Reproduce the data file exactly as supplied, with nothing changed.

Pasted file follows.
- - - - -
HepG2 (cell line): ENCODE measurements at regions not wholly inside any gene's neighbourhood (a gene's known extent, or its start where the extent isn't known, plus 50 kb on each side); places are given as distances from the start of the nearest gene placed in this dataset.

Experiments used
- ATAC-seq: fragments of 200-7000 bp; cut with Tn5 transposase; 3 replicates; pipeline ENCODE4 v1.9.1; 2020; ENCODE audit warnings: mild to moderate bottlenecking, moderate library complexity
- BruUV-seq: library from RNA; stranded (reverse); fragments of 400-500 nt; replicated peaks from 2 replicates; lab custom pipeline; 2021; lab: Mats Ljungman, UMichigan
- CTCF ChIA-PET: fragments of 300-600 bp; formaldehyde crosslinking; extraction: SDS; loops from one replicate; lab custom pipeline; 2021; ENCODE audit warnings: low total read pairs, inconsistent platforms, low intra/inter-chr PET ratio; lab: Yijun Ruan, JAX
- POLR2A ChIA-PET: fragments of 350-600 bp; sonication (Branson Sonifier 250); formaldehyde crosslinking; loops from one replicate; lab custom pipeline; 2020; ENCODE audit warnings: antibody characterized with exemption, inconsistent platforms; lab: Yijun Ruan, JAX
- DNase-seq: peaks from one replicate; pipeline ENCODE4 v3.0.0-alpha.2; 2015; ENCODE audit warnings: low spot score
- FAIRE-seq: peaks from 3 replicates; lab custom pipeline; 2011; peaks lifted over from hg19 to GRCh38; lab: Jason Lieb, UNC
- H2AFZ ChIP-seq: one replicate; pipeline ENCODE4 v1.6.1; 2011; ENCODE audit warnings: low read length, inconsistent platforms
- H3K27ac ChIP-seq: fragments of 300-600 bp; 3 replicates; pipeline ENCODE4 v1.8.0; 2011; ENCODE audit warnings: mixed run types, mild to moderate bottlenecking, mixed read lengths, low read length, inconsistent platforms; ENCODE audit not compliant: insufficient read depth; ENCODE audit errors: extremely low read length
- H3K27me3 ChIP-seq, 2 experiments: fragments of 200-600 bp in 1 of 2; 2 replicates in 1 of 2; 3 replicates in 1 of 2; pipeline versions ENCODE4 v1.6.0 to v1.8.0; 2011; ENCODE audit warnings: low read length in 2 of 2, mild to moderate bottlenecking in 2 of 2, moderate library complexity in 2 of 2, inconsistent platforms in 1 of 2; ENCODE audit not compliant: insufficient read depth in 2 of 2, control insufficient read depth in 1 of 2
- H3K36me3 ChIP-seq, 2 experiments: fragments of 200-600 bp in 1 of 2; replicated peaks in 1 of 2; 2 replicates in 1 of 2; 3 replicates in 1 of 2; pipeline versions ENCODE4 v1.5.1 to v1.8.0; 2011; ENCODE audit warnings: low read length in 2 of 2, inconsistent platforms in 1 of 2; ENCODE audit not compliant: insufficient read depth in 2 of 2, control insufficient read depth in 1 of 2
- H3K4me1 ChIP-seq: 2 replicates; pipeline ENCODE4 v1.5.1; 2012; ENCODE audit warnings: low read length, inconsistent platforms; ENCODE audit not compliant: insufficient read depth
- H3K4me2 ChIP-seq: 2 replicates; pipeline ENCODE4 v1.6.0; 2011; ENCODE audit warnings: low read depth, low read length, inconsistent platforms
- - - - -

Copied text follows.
HepG2 (cell line): ENCODE measurements at regions not wholly inside any gene's neighbourhood (a gene's known extent, or its start where the extent isn't known, plus 50 kb on each side); places are given as distances from the start of the nearest gene placed in this dataset.

Experiments used
- ATAC-seq: fragments of 200-7000 bp; cut with Tn5 transposase; 3 replicates; pipeline ENCODE4 v1.9.1; 2020; ENCODE audit warnings: mild to moderate bottlenecking, moderate library complexity
- BruUV-seq: library from RNA; stranded (reverse); fragments of 400-500 nt; replicated peaks from 2 replicates; lab custom pipeline; 2021; lab: Mats Ljungman, UMichigan
- CTCF ChIA-PET: fragments of 300-600 bp; formaldehyde crosslinking; extraction: SDS; loops from one replicate; lab custom pipeline; 2021; ENCODE audit warnings: low total read pairs, inconsistent platforms, low intra/inter-chr PET ratio; lab: Yijun Ruan, JAX
- POLR2A ChIA-PET: fragments of 350-600 bp; sonication (Branson Sonifier 250); formaldehyde crosslinking; loops from one replicate; lab custom pipeline; 2020; ENCODE audit warnings: antibody characterized with exemption, inconsistent platforms; lab: Yijun Ruan, JAX
- DNase-seq: peaks from one replicate; pipeline ENCODE4 v3.0.0-alpha.2; 2015; ENCODE audit warnings: low spot score
- FAIRE-seq: peaks from 3 replicates; lab custom pipeline; 2011; peaks lifted over from hg19 to GRCh38; lab: Jason Lieb, UNC
- H2AFZ ChIP-seq: one replicate; pipeline ENCODE4 v1.6.1; 2011; ENCODE audit warnings: low read length, inconsistent platforms
- H3K27ac ChIP-seq: fragments of 300-600 bp; 3 replicates; pipeline ENCODE4 v1.8.0; 2011; ENCODE audit warnings: mixed run types, mild to moderate bottlenecking, mixed read lengths, low read length, inconsistent platforms; ENCODE audit not compliant: insufficient read depth; ENCODE audit errors: extremely low read length
- H3K27me3 ChIP-seq, 2 experiments: fragments of 200-600 bp in 1 of 2; 2 replicates in 1 of 2; 3 replicates in 1 of 2; pipeline versions ENCODE4 v1.6.0 to v1.8.0; 2011; ENCODE audit warnings: low read length in 2 of 2, mild to moderate bottlenecking in 2 of 2, moderate library complexity in 2 of 2, inconsistent platforms in 1 of 2; ENCODE audit not compliant: insufficient read depth in 2 of 2, control insufficient read depth in 1 of 2
- H3K36me3 ChIP-seq, 2 experiments: fragments of 200-600 bp in 1 of 2; replicated peaks in 1 of 2; 2 replicates in 1 of 2; 3 replicates in 1 of 2; pipeline versions ENCODE4 v1.5.1 to v1.8.0; 2011; ENCODE audit warnings: low read length in 2 of 2, inconsistent platforms in 1 of 2; ENCODE audit not compliant: insufficient read depth in 2 of 2, control insufficient read depth in 1 of 2
- H3K4me1 ChIP-seq: 2 replicates; pipeline ENCODE4 v1.5.1; 2012; ENCODE audit warnings: low read length, inconsistent platforms; ENCODE audit not compliant: insufficient read depth
- H3K4me2 ChIP-seq: 2 replicates; pipeline ENCODE4 v1.6.0; 2011; ENCODE audit warnings: low read depth, low read length, inconsistent platforms